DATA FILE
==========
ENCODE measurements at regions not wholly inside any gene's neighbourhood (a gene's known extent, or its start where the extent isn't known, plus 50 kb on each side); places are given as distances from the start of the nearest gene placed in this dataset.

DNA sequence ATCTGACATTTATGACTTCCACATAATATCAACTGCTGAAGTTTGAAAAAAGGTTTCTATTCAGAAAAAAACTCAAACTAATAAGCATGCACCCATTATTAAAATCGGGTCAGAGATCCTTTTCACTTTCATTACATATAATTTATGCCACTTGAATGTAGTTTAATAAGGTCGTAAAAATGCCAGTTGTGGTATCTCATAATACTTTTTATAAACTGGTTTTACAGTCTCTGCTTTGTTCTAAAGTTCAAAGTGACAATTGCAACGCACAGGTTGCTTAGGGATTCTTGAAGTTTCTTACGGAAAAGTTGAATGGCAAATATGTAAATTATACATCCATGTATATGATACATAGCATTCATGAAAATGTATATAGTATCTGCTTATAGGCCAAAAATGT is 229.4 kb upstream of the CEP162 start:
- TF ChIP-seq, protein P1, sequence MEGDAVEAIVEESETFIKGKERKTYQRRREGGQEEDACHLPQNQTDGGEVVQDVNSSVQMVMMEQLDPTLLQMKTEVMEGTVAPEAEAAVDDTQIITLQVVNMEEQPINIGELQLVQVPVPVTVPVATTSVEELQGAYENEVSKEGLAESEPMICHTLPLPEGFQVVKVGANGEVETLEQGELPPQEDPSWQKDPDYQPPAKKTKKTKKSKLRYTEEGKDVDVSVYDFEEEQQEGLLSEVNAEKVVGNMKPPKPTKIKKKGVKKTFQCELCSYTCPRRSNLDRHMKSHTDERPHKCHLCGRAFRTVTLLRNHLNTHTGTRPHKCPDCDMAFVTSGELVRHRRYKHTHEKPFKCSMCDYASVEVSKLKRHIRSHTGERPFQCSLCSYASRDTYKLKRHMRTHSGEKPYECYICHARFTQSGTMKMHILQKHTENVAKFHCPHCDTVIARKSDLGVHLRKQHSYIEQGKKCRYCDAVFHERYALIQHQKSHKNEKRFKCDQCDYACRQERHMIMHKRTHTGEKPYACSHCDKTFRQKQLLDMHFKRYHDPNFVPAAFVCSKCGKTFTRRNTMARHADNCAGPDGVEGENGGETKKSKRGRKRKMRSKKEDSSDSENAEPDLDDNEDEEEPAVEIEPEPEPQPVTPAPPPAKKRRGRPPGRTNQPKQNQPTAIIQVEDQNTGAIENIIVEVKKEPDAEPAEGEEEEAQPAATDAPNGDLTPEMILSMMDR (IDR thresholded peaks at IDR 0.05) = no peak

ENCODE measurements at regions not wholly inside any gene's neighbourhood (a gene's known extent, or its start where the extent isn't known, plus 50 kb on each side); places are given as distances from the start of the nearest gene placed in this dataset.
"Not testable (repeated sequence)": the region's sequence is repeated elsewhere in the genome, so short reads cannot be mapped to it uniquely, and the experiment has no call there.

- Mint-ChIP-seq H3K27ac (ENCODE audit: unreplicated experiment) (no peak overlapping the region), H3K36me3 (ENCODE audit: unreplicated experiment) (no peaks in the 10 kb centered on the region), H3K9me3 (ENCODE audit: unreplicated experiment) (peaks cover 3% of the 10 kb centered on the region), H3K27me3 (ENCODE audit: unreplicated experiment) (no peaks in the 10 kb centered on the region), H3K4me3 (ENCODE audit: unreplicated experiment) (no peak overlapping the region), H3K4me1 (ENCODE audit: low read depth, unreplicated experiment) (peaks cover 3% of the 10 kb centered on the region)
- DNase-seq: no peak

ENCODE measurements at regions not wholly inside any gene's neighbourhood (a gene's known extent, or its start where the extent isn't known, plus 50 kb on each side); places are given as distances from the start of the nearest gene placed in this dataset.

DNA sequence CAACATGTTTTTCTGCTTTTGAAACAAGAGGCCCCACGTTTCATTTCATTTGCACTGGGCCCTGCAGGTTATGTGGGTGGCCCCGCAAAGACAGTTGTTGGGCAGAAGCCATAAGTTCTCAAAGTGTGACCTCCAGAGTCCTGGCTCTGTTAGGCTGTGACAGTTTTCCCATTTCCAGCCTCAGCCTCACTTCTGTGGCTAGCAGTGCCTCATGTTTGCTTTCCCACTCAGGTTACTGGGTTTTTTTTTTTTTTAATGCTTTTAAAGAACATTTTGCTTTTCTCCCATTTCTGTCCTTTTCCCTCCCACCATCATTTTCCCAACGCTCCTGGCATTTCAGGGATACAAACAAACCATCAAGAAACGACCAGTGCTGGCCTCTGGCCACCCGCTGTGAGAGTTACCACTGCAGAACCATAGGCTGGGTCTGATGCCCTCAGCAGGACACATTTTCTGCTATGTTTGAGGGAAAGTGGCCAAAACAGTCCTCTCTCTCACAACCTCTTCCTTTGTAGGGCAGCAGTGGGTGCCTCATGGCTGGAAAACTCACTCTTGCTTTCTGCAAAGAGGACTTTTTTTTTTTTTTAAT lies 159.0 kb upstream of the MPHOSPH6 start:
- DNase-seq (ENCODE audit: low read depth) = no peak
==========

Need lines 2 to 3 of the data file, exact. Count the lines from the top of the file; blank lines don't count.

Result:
DNA sequence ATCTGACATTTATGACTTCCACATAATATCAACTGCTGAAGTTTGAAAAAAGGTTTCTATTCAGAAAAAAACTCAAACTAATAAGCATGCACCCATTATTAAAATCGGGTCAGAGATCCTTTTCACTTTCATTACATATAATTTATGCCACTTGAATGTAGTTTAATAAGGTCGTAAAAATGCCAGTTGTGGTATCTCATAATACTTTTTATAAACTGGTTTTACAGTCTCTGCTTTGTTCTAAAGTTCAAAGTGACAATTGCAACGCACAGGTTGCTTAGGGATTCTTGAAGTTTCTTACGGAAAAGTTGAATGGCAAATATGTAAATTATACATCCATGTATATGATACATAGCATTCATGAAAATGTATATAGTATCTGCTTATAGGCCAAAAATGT is 229.4 kb upstream of the CEP162 start:
- TF ChIP-seq, protein P1, sequence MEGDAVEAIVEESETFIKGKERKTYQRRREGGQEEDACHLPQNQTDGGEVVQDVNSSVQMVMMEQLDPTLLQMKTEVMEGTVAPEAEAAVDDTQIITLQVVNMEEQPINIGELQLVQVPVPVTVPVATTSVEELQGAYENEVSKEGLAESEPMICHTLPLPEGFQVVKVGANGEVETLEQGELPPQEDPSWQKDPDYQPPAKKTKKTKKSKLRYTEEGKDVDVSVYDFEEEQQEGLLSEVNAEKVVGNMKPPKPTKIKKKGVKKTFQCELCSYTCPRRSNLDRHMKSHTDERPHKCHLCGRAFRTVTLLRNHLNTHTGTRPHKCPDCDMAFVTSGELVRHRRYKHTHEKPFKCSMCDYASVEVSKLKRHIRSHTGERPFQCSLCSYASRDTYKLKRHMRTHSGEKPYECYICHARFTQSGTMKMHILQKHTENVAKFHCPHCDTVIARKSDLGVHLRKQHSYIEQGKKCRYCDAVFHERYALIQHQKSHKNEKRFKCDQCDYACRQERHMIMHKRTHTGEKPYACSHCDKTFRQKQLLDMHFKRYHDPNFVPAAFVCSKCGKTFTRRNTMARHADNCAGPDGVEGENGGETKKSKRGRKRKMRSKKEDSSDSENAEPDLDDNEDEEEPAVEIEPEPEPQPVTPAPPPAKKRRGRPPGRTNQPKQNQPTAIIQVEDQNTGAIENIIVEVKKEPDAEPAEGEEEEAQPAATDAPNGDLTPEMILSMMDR (IDR thresholded peaks at IDR 0.05) = no peak